The Way I Am

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My last post was about disagreements with NTs that leave me feeling inadequate. Today, I had a great conversation with a wonderful set of moms who I don’t always agree with and who sometimes don’t agree with me. To me this is significant because it was a support & networking meeting of other parents with kids on the spectrum. I like to go because I do my utmost to show respect their view points as they often show the utmost respect to mine. I want to thank them for this because in the Autism community, as we all know, there are so many sides, that if there is constant in-fighting, we never can show others what we all know.

So today, I want to address the people who don’t always show that respect, for whatever reason. I’m doing this because I’ve been trying to pinpoint for so long what it is that causes these rifts among our groups.

  1. I am not disagreeing with you because I don’t care. In fact, we all very much care about the future for ourselves and our children. If we did not, then we would not be so involved. The people who do not care so much are not the ones present, but those who remain outside the circle for whatever reason. I care so much about the future of those with Autism because I have been where they are at now, and do not want to see the heartache in their lives that I experienced in mine. I was homeless. I dropped out of college. I became a single pregnant woman. I went in and out of mental wards. And I have 2 years of my adult life that I don’t remember over the 11-12 yrs of my childhood that I have no memory of. I have been there, done that, and I will do everything in my power to make sure that doesn’t happen to a single other person. I don’t talk about these things because they are hard memories (or sometimes the lack thereof) to handle. But if you were in my position, having gone through what I’ve gone through, wouldn’t you do the same thing?
  2. I am not arguing with you because I like to argue. I hate arguing. It’s emotionally, mentally and physically draining. I argue for the greater good, because I feel all the pain and suffering I go through arguing, if I can make one person understand, I have done my job. My husband has had to cradle me in his arms on numerous occasions because I literally cannot handle the after affects of these disagreements. If I had no support, I would be in a ball in a corner, but I’m lucky to have what so many others like me don’t have. Support. I wish I could thank my husband enough for what he gives me. And I know that this doesn’t excuse the arguing. In fact, if I knew how to, I’d stop the arguments. I just don’t have that, and as much as I try to learn that skill, it’s just not there yet.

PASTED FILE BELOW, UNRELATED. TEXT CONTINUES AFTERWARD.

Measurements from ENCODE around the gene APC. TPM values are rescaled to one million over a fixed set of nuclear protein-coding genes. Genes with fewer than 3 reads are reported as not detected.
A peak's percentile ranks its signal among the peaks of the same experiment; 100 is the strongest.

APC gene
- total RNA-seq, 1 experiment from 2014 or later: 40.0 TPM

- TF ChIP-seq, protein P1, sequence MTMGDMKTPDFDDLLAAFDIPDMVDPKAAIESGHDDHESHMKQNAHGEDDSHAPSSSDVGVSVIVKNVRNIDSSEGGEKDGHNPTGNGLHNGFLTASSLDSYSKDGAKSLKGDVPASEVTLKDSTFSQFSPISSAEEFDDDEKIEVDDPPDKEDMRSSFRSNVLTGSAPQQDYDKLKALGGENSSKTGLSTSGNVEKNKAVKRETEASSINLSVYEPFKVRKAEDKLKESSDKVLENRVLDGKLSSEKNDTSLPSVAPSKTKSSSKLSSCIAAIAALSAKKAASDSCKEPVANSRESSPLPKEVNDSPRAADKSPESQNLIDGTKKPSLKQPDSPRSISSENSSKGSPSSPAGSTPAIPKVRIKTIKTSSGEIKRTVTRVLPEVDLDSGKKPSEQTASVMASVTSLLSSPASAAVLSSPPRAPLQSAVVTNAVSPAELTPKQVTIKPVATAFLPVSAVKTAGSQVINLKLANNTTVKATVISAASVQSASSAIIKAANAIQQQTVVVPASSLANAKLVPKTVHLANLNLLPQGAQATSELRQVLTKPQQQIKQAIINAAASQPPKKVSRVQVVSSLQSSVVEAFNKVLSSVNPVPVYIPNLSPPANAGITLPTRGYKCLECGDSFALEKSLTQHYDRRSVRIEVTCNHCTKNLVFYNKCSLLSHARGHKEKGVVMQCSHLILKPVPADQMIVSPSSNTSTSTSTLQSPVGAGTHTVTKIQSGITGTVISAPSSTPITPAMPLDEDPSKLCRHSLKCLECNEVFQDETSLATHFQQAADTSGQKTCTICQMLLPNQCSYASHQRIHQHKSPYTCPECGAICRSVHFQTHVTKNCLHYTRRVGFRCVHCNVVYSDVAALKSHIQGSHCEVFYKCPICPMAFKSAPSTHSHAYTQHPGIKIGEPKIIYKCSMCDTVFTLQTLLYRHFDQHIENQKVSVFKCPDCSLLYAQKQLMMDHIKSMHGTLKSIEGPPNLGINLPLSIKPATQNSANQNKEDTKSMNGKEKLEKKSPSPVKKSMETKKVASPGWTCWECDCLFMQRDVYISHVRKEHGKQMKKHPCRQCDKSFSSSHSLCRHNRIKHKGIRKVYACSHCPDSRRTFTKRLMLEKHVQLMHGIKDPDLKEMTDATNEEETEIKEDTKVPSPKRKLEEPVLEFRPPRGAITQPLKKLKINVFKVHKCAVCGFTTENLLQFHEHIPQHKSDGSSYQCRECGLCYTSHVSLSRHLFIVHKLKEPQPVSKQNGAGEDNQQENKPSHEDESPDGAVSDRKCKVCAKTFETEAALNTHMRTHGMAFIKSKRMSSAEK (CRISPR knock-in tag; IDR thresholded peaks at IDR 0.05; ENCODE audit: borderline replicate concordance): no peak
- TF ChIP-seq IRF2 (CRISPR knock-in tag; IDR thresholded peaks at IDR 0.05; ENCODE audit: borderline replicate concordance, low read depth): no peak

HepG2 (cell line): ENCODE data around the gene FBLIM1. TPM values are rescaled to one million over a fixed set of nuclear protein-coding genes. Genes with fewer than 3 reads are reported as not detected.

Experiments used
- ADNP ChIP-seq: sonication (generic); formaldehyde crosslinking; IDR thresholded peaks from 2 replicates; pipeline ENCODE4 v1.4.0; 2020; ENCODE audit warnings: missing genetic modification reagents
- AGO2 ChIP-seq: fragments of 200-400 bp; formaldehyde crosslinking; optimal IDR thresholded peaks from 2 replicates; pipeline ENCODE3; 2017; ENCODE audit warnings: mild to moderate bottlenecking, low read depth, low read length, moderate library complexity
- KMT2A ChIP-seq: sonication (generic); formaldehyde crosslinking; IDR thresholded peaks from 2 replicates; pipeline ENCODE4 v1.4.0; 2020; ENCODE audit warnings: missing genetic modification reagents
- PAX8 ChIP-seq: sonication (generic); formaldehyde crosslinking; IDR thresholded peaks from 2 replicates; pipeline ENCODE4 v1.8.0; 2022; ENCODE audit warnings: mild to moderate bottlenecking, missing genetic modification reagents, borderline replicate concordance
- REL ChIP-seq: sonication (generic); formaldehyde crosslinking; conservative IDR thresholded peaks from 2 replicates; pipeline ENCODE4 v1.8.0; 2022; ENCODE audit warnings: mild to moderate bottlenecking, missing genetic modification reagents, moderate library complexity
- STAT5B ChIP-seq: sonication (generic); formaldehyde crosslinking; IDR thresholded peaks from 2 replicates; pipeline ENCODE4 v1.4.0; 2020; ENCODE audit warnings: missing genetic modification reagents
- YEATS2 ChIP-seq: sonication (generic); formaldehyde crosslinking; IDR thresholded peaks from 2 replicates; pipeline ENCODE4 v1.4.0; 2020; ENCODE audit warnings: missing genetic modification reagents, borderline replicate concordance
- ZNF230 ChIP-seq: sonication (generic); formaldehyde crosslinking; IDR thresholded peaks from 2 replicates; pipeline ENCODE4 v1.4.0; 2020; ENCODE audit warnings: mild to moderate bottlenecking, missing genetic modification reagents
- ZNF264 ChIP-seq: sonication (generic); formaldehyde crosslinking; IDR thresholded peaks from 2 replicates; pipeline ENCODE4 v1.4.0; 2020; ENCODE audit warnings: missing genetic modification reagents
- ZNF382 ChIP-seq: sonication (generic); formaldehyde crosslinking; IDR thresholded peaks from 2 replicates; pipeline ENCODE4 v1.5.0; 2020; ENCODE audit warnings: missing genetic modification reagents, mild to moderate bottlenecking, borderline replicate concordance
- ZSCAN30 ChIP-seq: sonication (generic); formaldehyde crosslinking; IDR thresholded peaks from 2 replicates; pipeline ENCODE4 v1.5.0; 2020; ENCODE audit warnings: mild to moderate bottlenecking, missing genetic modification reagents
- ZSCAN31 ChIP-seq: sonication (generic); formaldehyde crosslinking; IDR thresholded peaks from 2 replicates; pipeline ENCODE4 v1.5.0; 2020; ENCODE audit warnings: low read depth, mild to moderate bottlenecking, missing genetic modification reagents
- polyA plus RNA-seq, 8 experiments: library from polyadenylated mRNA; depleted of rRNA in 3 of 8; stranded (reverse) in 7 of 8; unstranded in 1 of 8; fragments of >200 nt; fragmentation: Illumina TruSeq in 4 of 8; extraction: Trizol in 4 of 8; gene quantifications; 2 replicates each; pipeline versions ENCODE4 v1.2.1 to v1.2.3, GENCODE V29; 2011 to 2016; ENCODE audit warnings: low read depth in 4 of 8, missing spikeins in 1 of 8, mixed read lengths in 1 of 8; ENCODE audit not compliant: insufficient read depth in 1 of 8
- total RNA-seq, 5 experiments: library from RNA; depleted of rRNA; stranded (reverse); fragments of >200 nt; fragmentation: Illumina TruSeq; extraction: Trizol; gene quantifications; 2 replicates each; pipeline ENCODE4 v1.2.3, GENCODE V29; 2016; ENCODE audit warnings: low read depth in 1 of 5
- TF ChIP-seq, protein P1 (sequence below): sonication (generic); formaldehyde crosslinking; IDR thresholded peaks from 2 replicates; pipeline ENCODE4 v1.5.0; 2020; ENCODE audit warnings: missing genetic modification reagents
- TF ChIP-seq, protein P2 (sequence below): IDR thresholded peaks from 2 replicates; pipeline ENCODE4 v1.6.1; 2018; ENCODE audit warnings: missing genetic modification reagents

3. Be understanding that I don’t have your theory of mind. If you can forgive your own child’s differences and difficulties, please try to do the same to me. I know how difficult that is as we all try to fight with professionals, and teachers, and administrators each day to make them understand our children’s invisible disability. It’s hard to look past my typing and demeanor, my physical appearance of togetherness, to see that there is a disability in there. I stay in my comfort zone, where I  know that with the supports I have in place, we can pick up the pieces.
  4. Please don’t tell me what path I should take with my kids.We are all different, and we all do our best. I’d especially like to ask that you don’t keep telling me what path to take when you can see my path is working for my kids. I chose the path I did because of what I said in #1. If you would like to understand more about what we do each day for my two boys, and can see the progress they have made, please do ask. If you chose not to take that path, that is fine. But in the end, your path is not working like you expected, please refer back to #3. I cannot understand why you continue to tell me to chose a different one, when my path is working and yours isn’t. I’m not saying you’re not doing enough, or that you need to switch to my path, I’m just suggesting you look at what you’re doing to figure out why it isn’t working.
  5. Helping Autism is not a sprint, it’s a marathon. Someone I know keeps using this phrase, and I keep picking it up. But it really is. The needs of an Autistic individual are always changing, and you need to keep looking at what you’re doing so that you can change accordingly. If your path (#4) isn’t working, find people who HAVE been successful on your path and get their feedback. I know that this is not what I’m ‘supposed’ to say. I’d much rather everyone take my non-evasive way, yes. But if you chose not to, there are those who have been where you are, and have had children come out on the other side with good, great or brilliant results. Find those people. They can help guide you on your road. And if at once you don’t succeed, try try again. But always remember, the sign of insanity is doing the same thing the same way every time and expecting a different result.

I hope this has helped some of you understand me. And for those who are parents on the Spectrum, I do apologize that this was not as useful to you as it was to those from the outside looking in.

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